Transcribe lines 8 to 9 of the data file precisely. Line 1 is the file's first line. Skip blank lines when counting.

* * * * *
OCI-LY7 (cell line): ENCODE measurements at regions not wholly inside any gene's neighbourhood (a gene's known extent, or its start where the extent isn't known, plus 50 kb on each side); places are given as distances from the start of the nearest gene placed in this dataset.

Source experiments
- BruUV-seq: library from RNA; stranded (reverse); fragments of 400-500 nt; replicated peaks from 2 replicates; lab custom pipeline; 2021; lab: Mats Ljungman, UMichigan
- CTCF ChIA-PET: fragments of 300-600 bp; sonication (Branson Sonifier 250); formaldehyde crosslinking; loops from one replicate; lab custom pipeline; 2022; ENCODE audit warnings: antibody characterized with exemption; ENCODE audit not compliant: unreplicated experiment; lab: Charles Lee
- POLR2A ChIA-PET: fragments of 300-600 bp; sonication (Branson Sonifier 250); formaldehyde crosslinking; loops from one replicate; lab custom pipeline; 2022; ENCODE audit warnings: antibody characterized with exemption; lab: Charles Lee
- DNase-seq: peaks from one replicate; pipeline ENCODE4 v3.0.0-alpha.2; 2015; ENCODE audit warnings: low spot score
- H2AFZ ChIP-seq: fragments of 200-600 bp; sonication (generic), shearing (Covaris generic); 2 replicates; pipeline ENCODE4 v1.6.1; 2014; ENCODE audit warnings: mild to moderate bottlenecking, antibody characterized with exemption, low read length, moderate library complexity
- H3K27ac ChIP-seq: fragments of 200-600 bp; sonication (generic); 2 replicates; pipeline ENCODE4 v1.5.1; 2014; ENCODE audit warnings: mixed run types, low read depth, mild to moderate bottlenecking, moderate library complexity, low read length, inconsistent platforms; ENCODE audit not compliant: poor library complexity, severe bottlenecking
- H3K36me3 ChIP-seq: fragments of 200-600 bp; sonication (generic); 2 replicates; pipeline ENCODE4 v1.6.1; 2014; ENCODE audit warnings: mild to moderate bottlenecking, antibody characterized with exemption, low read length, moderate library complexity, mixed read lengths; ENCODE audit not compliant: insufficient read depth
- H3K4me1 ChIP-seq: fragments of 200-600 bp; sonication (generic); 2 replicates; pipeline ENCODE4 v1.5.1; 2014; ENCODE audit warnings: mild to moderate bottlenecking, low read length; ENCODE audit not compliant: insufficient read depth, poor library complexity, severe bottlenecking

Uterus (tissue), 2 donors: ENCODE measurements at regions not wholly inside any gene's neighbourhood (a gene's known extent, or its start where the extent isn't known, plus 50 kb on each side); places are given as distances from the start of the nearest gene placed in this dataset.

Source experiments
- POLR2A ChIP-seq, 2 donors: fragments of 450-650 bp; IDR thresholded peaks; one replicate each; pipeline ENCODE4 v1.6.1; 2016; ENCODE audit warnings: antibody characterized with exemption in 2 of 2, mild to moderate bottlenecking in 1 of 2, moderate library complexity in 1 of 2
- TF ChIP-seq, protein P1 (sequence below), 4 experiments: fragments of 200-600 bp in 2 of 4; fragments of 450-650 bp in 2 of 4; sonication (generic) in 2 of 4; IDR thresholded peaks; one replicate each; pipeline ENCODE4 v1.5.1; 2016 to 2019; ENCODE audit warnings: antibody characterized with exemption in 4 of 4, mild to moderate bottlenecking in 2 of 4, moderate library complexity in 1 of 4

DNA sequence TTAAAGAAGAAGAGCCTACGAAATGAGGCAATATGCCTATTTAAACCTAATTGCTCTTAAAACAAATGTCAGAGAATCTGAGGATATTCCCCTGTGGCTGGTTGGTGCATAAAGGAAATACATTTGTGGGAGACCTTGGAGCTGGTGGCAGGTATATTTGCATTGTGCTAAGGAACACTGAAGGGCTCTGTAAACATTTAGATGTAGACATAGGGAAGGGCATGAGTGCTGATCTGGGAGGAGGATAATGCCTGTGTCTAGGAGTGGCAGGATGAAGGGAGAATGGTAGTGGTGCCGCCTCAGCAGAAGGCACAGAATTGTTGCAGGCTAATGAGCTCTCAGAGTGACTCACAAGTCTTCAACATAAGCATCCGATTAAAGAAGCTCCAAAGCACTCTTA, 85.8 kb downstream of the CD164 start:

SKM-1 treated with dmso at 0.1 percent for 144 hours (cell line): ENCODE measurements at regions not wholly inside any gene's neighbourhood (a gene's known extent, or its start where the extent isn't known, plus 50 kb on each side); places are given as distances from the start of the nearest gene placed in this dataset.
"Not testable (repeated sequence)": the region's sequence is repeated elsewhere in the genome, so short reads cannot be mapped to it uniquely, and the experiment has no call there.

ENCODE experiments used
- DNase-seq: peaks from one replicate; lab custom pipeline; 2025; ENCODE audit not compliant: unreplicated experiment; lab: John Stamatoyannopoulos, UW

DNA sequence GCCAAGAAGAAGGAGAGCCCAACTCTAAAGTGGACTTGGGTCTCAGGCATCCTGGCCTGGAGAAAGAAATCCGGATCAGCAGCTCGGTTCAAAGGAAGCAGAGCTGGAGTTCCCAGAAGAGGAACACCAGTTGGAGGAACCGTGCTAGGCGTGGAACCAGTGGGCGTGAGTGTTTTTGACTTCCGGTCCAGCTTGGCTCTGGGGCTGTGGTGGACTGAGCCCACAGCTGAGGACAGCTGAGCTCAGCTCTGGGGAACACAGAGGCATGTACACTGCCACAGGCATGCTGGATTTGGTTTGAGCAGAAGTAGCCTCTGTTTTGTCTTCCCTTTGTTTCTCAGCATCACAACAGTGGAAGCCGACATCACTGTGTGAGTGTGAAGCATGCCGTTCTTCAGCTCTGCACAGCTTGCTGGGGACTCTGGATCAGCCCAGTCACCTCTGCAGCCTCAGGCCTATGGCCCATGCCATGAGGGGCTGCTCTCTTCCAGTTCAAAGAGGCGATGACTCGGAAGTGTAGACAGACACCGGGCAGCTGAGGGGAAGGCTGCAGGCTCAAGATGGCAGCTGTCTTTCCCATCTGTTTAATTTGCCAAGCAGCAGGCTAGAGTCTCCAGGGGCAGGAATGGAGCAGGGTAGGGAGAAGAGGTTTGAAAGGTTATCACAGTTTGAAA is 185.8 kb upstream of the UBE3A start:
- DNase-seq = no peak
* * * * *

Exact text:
- H3K27ac ChIP-seq: fragments of 200-600 bp; sonication (generic); 2 replicates; pipeline ENCODE4 v1.5.1; 2014; ENCODE audit warnings: mixed run types, low read depth, mild to moderate bottlenecking, moderate library complexity, low read length, inconsistent platforms; ENCODE audit not compliant: poor library complexity, severe bottlenecking
- H3K36me3 ChIP-seq: fragments of 200-600 bp; sonication (generic); 2 replicates; pipeline ENCODE4 v1.6.1; 2014; ENCODE audit warnings: mild to moderate bottlenecking, antibody characterized with exemption, low read length, moderate library complexity, mixed read lengths; ENCODE audit not compliant: insufficient read depth